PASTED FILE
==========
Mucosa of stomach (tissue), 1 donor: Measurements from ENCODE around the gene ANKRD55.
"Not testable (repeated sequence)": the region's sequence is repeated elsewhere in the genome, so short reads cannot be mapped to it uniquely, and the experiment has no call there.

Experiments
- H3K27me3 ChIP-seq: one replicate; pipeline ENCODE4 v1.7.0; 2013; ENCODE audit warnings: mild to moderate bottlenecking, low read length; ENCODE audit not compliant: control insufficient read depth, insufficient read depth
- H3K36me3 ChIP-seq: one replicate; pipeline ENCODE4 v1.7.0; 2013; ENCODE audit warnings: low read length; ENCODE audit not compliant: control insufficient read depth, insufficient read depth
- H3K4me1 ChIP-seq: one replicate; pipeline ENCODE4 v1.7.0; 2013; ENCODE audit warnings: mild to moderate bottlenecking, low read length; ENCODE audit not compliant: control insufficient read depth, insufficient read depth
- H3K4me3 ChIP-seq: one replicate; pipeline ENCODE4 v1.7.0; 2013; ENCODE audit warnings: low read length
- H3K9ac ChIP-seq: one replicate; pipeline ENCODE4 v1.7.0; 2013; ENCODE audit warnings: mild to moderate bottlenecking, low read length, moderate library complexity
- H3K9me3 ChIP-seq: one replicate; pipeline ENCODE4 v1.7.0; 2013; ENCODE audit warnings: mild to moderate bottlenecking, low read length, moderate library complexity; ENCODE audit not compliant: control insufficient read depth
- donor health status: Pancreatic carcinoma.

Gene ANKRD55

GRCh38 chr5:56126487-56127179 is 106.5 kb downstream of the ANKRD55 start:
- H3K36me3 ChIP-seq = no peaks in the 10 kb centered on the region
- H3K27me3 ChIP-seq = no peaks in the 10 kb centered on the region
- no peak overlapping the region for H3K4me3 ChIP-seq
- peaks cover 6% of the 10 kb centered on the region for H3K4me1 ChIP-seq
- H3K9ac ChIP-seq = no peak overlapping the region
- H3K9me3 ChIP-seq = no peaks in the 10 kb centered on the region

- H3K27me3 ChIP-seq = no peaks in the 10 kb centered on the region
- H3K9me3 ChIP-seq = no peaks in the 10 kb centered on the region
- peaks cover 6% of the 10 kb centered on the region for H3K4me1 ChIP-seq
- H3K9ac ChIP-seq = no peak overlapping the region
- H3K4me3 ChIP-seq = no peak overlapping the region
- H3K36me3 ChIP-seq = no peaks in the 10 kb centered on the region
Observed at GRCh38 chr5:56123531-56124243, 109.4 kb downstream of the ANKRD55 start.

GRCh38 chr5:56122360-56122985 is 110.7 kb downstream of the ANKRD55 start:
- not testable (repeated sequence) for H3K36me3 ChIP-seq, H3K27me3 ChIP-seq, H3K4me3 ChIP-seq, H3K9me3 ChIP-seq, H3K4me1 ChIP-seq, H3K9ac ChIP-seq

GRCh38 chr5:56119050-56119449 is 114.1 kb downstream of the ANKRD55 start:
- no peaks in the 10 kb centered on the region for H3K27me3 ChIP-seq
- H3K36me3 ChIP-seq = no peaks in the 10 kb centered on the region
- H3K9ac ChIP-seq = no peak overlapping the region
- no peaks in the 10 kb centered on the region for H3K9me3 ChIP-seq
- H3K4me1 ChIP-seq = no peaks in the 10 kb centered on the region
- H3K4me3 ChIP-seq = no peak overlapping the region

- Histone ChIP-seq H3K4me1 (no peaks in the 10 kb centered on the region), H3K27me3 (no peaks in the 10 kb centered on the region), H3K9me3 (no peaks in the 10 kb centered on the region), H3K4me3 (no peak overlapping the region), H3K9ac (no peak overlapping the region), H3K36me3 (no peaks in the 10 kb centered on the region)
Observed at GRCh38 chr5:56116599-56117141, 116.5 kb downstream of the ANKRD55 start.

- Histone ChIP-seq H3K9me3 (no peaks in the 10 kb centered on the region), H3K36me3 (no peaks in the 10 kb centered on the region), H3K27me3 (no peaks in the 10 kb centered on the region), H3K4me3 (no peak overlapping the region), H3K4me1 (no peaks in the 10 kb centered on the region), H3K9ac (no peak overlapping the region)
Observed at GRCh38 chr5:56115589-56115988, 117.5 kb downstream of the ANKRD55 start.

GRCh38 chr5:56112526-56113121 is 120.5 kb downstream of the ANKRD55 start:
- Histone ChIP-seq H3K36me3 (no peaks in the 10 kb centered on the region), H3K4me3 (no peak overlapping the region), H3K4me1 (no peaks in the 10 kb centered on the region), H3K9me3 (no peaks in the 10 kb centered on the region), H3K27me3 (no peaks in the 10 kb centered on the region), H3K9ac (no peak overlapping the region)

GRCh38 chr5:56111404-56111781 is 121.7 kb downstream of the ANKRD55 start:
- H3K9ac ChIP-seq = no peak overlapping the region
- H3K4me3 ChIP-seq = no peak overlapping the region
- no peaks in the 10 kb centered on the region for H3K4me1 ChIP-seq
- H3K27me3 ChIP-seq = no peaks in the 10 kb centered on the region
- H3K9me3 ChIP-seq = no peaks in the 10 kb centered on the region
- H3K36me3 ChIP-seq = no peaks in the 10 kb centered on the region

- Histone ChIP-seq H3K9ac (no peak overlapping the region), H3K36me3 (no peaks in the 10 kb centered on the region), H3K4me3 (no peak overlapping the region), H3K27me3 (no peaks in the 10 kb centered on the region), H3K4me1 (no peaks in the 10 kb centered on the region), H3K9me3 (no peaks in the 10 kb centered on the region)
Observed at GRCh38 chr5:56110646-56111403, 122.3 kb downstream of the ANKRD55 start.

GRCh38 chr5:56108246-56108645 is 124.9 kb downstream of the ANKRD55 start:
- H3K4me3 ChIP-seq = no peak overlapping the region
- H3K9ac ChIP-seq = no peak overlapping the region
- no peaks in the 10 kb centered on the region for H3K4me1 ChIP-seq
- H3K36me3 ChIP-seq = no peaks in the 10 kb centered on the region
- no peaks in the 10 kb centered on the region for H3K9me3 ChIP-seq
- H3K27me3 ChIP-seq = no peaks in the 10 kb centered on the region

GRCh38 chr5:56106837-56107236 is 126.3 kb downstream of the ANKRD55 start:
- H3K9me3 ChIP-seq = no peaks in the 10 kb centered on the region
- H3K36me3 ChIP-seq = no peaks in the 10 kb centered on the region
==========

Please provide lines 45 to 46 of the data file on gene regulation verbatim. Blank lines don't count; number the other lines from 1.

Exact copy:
- H3K27me3 ChIP-seq = no peaks in the 10 kb centered on the region
- H3K9me3 ChIP-seq = no peaks in the 10 kb centered on the region